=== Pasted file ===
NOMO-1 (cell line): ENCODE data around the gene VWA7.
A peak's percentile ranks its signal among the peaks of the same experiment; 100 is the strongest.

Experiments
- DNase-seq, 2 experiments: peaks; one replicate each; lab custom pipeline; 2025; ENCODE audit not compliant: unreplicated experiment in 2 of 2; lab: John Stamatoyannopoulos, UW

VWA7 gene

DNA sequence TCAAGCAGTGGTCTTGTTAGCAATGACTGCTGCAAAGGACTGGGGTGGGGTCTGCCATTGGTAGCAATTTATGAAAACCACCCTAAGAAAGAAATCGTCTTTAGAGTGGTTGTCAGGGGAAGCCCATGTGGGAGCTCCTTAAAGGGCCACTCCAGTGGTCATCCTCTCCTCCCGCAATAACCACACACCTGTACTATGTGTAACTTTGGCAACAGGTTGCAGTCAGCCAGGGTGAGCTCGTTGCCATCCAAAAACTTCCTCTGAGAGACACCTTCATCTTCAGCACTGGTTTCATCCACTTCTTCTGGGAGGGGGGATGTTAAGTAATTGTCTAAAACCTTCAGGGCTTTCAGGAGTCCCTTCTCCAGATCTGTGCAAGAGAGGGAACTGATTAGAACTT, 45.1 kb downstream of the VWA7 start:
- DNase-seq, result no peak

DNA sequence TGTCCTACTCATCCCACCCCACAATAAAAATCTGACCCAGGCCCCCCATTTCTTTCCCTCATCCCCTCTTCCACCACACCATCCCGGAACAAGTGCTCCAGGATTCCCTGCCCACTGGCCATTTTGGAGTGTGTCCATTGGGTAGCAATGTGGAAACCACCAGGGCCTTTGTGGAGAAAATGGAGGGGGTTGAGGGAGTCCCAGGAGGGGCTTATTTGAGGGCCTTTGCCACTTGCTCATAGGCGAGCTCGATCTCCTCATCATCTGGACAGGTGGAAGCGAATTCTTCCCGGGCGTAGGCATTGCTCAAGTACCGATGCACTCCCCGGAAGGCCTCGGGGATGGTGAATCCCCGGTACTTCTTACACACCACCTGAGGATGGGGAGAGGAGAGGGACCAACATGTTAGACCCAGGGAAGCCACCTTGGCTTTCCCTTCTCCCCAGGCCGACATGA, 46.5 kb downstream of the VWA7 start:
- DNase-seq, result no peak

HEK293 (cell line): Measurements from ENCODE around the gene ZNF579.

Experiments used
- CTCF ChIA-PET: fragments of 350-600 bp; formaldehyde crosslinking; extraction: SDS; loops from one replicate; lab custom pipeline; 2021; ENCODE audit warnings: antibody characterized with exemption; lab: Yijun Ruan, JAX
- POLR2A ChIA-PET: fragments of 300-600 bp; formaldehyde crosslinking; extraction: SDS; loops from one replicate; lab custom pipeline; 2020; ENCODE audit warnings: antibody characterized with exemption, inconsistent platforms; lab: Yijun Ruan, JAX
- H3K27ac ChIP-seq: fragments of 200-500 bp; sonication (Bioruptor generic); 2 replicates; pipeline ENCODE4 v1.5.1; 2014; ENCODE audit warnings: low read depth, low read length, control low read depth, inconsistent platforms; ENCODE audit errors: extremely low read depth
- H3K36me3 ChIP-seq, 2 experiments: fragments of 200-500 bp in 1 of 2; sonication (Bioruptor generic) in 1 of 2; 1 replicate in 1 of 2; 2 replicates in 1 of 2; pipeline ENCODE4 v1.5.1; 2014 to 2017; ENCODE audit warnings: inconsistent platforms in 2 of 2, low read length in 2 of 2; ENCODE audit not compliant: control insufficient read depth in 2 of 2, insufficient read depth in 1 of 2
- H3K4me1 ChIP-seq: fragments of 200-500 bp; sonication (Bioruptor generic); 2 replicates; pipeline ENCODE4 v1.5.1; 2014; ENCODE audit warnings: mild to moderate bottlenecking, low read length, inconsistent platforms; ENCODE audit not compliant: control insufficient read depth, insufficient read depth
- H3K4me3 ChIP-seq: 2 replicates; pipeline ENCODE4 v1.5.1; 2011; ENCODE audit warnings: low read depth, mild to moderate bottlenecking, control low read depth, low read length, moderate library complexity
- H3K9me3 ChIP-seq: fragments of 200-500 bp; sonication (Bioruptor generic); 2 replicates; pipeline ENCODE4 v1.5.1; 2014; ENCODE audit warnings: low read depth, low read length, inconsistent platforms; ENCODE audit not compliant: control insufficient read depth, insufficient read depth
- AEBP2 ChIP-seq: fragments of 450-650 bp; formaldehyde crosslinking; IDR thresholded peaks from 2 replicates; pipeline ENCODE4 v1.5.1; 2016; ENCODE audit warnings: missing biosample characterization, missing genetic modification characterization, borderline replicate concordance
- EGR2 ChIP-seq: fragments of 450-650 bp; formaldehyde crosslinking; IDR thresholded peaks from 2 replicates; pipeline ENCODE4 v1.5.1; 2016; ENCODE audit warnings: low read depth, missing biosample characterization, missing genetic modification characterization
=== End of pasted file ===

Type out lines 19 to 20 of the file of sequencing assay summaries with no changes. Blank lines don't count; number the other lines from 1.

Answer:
- AEBP2 ChIP-seq: fragments of 450-650 bp; formaldehyde crosslinking; IDR thresholded peaks from 2 replicates; pipeline ENCODE4 v1.5.1; 2016; ENCODE audit warnings: missing biosample characterization, missing genetic modification characterization, borderline replicate concordance
- EGR2 ChIP-seq: fragments of 450-650 bp; formaldehyde crosslinking; IDR thresholded peaks from 2 replicates; pipeline ENCODE4 v1.5.1; 2016; ENCODE audit warnings: low read depth, missing biosample characterization, missing genetic modification characterization